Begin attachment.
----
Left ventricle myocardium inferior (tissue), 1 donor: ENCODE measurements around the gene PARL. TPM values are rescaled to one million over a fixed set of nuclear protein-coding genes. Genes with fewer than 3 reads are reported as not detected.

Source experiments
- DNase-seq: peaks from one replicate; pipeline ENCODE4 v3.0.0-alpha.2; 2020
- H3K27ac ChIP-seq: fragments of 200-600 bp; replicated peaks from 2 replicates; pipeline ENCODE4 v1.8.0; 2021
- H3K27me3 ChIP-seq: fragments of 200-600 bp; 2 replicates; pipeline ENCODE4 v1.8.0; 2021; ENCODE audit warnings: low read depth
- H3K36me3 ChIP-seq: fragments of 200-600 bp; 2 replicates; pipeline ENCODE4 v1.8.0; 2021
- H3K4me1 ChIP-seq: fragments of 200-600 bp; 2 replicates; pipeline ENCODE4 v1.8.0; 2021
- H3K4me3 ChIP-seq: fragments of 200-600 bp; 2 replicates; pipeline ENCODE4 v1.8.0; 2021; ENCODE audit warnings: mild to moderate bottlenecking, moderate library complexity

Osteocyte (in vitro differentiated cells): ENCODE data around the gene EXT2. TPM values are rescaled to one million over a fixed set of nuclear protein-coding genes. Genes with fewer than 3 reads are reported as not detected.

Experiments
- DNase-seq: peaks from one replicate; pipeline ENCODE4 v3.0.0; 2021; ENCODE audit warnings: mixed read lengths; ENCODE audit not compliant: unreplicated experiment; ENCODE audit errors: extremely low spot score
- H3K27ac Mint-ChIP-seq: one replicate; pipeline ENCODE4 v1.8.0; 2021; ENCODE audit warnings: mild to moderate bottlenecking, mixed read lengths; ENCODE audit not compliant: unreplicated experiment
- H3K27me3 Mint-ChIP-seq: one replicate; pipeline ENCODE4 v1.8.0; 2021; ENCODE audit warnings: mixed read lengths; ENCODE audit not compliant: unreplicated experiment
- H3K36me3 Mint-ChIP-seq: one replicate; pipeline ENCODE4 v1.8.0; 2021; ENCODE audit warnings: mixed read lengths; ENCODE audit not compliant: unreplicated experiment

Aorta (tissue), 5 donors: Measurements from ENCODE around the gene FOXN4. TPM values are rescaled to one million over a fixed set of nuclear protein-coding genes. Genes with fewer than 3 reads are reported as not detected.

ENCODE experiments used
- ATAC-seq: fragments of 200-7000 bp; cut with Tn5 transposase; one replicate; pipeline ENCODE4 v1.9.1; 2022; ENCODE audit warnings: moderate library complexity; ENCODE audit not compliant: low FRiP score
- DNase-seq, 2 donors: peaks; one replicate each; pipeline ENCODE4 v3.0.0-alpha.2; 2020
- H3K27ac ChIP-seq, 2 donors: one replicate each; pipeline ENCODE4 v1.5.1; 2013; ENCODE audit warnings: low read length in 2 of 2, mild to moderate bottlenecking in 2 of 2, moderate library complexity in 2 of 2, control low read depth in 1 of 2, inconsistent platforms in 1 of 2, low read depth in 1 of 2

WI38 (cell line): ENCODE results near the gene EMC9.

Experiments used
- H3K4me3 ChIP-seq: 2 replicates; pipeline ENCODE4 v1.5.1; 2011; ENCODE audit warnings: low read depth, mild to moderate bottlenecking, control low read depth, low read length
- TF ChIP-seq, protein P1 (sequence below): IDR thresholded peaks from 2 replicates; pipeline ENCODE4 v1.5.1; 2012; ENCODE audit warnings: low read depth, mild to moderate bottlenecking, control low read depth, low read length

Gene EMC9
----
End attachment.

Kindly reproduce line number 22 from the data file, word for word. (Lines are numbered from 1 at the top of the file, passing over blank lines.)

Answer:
- H3K4me3 ChIP-seq: 2 replicates; pipeline ENCODE4 v1.5.1; 2011; ENCODE audit warnings: low read depth, mild to moderate bottlenecking, control low read depth, low read length